The Supreme Court has become increasingly sympathetic to states' rights arguments, especially in cases involving the federal government's regulatory powers. But for all its attraction to state sovereignty, the politicized high court in the medical-marijuana case may find it hard to look beyond the passions aroused by the drug war.

    A semicomic definition of insanity is continuing to do the same thing and expecting a different result. By that standard, the nation's drug war may be operating on the fringes of lunacy.

    About the only other arena in which the federal government has so dramatically and so stubbornly maintained an ineffective policy is the 4-decade-old economic embargo against Cuba.

    It is telling that Bill Clinton developed the moxie to discuss the inequities of mandatory sentences for drug crimes and the disparity between the penalties for possession of cocaine and crack only after the 2000 election. In fact, the rigid drug policies of his administration seemed motivated primarily by political calculation and Clinton's fear of reminding the nation that he was the first president to admit to smoking marijuana, although, of course, he ''didn't inhale.''

    In theory, George W. Bush has the freedom to bring to the anti-drug effort the same innovative conservative thinking that he has demonstrated in education policy and in trying to mobilize religious institutions to deliver social services. But aside from a few stray comments by Attorney General John Ashcroft about ''reinvigorating the war on drugs,'' the administration has been strangely silent on the issue and has yet to appoint a drug czar.

    The St. Petersburg Times reported Thursday that Florida Gov. Jeb Bush has been pushing his own drug coordinator, Jim McDonough, for the White House post. While not confirming any discussions with the White House, McDonough, a former aide to McCaffrey, took pains in a lengthy phone interview Thursday to sketch out his philosophy of the drug war.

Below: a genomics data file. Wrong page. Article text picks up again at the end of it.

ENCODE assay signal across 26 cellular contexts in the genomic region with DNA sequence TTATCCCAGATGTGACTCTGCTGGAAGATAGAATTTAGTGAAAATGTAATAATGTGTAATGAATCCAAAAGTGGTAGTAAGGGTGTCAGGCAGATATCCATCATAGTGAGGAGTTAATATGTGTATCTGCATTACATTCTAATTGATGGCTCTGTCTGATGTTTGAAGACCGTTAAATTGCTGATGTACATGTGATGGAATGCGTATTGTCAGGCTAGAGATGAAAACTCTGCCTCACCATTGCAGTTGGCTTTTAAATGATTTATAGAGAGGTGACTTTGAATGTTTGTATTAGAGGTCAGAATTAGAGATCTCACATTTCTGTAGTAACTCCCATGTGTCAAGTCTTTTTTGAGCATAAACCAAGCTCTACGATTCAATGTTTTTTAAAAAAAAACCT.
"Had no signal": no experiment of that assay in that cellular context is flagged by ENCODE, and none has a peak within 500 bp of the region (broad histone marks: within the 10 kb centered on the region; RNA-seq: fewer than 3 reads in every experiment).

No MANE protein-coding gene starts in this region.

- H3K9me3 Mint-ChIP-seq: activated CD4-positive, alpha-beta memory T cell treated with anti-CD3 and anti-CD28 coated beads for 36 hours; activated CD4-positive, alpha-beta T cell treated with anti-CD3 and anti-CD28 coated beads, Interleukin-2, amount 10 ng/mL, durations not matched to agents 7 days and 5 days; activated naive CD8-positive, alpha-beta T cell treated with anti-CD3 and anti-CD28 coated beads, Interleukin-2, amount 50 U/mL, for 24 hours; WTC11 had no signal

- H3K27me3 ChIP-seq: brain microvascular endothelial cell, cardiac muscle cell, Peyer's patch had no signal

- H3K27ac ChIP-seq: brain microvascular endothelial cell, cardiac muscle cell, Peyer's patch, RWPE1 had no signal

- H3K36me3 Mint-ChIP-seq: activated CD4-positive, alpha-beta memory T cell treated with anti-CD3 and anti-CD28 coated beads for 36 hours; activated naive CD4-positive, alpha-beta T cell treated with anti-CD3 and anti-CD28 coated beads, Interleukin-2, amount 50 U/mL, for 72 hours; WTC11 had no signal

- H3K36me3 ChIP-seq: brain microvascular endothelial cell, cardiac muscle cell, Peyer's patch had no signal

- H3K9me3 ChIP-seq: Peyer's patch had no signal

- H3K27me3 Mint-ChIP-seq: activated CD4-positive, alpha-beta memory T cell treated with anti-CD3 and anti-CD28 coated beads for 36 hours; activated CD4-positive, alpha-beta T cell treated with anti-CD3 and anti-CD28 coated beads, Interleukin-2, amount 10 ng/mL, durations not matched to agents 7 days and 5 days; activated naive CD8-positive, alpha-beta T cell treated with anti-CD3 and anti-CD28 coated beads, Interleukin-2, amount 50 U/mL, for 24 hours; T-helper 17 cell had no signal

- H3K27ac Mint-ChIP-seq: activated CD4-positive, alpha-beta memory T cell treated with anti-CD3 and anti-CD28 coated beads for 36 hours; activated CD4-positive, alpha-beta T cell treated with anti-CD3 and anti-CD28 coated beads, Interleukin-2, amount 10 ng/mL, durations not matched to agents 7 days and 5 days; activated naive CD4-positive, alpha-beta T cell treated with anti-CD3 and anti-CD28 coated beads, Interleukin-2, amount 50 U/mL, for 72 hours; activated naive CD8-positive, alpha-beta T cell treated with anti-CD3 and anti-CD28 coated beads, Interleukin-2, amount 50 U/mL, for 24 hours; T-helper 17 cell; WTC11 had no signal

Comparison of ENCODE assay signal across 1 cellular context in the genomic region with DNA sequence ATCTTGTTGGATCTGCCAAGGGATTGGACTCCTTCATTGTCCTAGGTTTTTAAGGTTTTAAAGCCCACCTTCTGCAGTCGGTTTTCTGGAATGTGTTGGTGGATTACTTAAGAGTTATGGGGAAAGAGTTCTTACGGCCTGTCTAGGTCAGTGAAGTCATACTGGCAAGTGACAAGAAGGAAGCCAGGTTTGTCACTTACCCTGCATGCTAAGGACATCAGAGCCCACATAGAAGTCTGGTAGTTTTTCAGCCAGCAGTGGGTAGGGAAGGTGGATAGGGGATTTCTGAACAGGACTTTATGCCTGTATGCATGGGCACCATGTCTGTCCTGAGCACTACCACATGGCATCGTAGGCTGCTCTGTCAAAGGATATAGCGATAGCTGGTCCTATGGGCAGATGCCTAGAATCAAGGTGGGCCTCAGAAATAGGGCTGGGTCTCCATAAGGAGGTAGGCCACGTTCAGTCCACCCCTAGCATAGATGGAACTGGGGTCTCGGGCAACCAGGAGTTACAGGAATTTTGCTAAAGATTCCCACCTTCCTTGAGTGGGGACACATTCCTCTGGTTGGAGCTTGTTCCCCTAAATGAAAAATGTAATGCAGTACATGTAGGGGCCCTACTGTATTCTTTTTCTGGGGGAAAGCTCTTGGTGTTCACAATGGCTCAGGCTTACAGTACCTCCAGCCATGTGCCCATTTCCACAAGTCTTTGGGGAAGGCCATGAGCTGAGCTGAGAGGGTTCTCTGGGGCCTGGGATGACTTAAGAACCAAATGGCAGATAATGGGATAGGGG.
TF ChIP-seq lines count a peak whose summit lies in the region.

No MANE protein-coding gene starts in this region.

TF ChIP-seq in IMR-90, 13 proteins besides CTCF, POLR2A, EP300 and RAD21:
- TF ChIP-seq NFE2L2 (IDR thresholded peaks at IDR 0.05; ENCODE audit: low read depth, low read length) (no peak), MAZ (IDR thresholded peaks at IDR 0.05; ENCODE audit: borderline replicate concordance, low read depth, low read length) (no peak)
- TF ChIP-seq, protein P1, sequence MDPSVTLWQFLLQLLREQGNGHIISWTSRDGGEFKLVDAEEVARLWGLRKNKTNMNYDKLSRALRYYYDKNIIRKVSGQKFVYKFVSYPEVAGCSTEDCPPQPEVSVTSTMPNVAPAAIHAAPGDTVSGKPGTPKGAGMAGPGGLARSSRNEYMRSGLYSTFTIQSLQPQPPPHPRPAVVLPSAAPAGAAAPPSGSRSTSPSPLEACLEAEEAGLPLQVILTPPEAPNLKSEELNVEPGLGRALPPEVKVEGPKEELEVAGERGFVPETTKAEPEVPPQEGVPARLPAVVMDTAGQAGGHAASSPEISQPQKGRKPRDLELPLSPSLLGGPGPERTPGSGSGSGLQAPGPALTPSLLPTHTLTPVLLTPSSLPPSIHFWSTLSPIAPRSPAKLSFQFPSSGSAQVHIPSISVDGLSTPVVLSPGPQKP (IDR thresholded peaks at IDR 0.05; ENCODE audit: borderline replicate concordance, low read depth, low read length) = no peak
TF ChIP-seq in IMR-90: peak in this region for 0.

McDonough reflects the no-surrender school of fighting drugs when he says, ''Making drugs legal is the most ridiculous idea since they said that the Titanic was unsinkable.'' But he also takes a more moderate stance in emphasizing that ''the immediate crying need is on treatment.'' He advances a welcome proposal for ''an annual system that should review the egregious cases where sentencing is all out of proportion to the crime.'' But, in the next breath, he reiterates his chilling Florida proposal to provide state tax breaks to companies that agree to mandatory drug testing of all employees.

    The creators of Traffic are right: There has to be a better way of reducing drug abuse without further jeopardizing personal freedom. But when it comes to new ideas, the nation is waiting. The Bush administration is in charge.

    Note: The drug war is stuck in heavy traffic.

    Source: USA Today (US)
    Author: Walter Shapiro
    Published: March 23, 2001
    Copyright: 2001 USA TODAY, a division of Gannett Co. Inc.
    Address: 1000 Wilson Blvd., Arlington VA 22229
    Fax: (703) 247-3108
    Contact: editor@usatoday.com
    Website: http://www.usatoday.com/

    Related Articles & Web Sites:

    Oakland Cannabis Buyers' Co-op: http://www.rxcbc.org/

    Pew Research Center Web Site: http://www.people-press.org/